After battling giant monsters earlier this year in Rampage, The Rock faces slightly less fantastical odds in the hybrid disaster/action movie Skyscraper, which combines The Towering Inferno and Die Hard into a fine but not at all original summer blockbuster.
Dwayne Johnson plays Will Sawyer, a former Marine/FBI Agent/Hostage Rescue team member who loses his leg in a horrific hostage situation gone wrong. 10 years later, he’s working as a security consultant, married to Sarah (Neve Campbell), the Navy surgeon who saved his life, and has two kids, Henry (Noah Cottrell) and Georgia (McKenna Roberts). The entire family is in Hong Kong as Will is assessing the security of The Pearl, the new largest building on Earth and a high tech marvel built by Chinese tech mogul Zhao Long Ji (Chin Han). Through various setups, Will is framed for starting a fire in The Pearl while the real threat, a criminal crew led by the ruthless Kores Botha (Roland Moller) are trying to acquire something held by Zhao inside his private penthouse at The Pearl, with the fire as a distraction/motivator. Everything in Skyscaper is extremely telegraphed from who the “inside man” is to a “Chekhov’s Gun” equivalent of a room in The Pearl that is only shown early in the movie because it is clearly going to be the location of the climax. There are also a ton of things that make absolutely no logical sense and are only there to send The Rock into some new set piece, like a vital computer station being housed outside the building inside it’s massive wind turbines. It’s a testament to The Rock though that, in the moment, you don’t think about the inconsistencies as he gives 100% as always and sells the physical feats that Will has to accomplish and most of the set pieces have a great sense of height and the difficulty involved.
The movie seems to lean slightly more toward the disaster side of it’s inspirations than the Die Hard side and it definitely doesn’t live up the greatness of that now 30 year old classic or even some of it’s better copycats like Under Siege or Sudden Death. Roland Moller is fine and threatening as Botha but he’s also extremely generic; he’s definitely no Hans or Simon Gruber, Strannix or Powers Boothe (no one remembers his character’s name from Sudden Death). Byron Mann seems like they are setting him up as the Al Powell equivalent; the person on the ground who believes Will is innocent and helps anyway he can but he actually works more with Neve Campbell and he and The Rock only exchange a single sentence between them for the whole movie. The Rock is great as always but he’s definitely not believable as a John McClane style everyman, even with a prosthetic leg (which, to their credit, they do use in quite a lot of clever ways) and he’s slightly more serious and dramatic than say, Rampage, but there’s still a few good quips and a great duct tape running joke. Neve Campbell is great as well and it’s refreshing that she gets to use some of the skills honed against multiple Ghostfaces to kick some ass alongside The Rock, it’s a slight next step above Holly McClane, who was tough but didn’t personally take on any of Hans’ men.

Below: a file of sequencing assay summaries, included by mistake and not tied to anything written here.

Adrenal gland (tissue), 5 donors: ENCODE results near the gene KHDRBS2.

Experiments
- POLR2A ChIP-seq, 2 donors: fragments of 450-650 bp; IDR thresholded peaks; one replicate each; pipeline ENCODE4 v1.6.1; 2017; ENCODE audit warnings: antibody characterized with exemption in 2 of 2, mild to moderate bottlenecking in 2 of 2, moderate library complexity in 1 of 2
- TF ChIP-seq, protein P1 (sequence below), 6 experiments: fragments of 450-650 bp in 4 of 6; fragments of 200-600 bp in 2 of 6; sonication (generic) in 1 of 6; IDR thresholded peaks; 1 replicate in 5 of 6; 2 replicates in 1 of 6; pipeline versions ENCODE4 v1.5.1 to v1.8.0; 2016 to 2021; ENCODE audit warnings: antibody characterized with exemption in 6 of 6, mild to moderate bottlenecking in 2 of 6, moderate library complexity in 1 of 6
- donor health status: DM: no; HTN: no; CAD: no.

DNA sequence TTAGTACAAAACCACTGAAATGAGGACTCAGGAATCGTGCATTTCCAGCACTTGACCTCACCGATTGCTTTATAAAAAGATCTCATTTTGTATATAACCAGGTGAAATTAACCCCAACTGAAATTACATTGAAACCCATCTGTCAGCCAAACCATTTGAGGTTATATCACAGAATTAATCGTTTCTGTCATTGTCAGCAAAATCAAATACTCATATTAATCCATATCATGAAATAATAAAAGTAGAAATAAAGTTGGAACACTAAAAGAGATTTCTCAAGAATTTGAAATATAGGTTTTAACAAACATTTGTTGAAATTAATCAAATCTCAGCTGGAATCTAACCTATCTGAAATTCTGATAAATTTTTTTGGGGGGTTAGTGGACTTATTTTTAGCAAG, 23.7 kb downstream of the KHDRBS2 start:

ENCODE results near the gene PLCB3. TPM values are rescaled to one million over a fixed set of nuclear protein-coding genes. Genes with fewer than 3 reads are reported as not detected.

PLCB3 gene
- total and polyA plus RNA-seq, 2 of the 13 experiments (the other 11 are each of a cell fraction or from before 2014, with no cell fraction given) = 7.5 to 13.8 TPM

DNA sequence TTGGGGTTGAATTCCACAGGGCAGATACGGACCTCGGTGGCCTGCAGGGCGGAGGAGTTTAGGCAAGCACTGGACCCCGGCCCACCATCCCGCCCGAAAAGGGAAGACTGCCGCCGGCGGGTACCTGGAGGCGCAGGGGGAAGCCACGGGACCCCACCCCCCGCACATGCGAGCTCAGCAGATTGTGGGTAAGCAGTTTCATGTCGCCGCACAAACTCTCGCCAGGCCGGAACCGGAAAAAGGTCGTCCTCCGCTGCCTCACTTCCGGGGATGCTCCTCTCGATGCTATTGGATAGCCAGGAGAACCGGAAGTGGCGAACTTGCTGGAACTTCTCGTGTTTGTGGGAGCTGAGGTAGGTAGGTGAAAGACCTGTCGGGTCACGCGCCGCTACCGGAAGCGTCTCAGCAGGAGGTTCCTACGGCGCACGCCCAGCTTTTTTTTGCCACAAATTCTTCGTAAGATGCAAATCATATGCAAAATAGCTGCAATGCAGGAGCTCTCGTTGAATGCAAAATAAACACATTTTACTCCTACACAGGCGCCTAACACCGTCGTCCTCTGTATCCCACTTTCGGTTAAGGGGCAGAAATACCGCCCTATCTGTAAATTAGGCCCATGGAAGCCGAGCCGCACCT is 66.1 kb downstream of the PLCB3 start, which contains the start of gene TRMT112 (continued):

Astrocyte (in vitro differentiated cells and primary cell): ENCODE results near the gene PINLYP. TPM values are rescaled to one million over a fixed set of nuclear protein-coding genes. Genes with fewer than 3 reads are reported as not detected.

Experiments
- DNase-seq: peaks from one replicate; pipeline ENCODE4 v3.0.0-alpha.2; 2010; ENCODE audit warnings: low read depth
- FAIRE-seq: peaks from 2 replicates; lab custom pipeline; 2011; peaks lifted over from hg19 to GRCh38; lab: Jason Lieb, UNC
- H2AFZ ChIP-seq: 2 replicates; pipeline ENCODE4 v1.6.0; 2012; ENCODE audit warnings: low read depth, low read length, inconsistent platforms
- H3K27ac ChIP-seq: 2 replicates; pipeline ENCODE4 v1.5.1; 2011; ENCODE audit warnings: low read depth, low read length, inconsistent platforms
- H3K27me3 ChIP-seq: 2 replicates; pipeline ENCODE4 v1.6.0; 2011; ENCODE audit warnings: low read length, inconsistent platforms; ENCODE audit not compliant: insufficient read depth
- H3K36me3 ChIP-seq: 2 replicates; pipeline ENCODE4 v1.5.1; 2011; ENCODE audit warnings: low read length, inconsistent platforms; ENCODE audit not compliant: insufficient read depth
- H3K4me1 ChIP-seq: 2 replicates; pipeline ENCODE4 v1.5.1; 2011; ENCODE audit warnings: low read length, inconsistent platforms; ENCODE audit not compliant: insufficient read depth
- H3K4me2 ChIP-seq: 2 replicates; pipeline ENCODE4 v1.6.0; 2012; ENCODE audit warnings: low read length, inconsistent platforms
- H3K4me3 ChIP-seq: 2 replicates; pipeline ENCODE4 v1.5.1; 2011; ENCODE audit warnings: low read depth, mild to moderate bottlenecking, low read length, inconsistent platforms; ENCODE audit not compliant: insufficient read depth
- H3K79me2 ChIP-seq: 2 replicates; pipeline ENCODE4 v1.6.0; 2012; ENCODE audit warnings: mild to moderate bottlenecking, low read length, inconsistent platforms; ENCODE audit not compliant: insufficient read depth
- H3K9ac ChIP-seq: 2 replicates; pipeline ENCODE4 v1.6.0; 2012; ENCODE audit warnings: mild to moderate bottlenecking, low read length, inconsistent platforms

If you’re a fan of The Rock and his particular brand of action, than you’ll probably enjoy Skyscraper as it’s another solid entry into his catalog but it’s also extremely generic on both it’s disaster and Die Hard aspirations. Between this and Rampage, I would have to lean slightly more toward Rampage as far as 2018 Rock offerings, simply because it’s insane and ridiculous and knows it while Skyscraper is more self-serious.
I’m like the J. Jonah Jameson of Everything Action, writing and editing and constantly demanding pictures of Spider-Man.